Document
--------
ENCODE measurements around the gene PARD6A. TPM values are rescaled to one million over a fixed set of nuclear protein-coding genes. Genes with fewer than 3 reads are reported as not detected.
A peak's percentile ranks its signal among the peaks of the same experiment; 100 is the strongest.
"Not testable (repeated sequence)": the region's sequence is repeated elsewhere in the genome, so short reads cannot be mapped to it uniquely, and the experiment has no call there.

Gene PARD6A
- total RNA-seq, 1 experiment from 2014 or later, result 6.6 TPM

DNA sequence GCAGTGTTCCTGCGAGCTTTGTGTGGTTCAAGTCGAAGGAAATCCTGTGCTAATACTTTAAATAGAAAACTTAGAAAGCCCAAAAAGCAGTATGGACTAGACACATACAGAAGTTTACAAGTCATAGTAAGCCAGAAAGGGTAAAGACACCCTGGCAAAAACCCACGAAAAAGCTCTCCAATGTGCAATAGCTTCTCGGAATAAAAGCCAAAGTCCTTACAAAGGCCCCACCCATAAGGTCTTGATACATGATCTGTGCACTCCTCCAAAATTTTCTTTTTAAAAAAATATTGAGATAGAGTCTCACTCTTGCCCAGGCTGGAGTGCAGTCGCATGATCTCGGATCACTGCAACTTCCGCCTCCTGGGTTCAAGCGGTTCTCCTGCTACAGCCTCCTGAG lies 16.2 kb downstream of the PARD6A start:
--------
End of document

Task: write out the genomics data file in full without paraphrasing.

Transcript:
ENCODE measurements around the gene PARD6A. TPM values are rescaled to one million over a fixed set of nuclear protein-coding genes. Genes with fewer than 3 reads are reported as not detected.
A peak's percentile ranks its signal among the peaks of the same experiment; 100 is the strongest.
"Not testable (repeated sequence)": the region's sequence is repeated elsewhere in the genome, so short reads cannot be mapped to it uniquely, and the experiment has no call there.

Gene PARD6A
- total RNA-seq, 1 experiment from 2014 or later, result 6.6 TPM

DNA sequence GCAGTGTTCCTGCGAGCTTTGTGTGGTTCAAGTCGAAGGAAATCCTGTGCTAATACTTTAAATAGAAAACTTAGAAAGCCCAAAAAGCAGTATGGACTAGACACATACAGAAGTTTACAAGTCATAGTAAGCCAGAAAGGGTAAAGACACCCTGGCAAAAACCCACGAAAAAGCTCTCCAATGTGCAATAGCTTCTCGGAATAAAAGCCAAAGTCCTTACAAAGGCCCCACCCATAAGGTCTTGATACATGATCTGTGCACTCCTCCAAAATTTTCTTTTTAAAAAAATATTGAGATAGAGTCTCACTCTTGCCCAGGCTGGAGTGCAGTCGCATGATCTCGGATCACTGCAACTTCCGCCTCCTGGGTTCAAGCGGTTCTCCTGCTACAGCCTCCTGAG lies 16.2 kb downstream of the PARD6A start: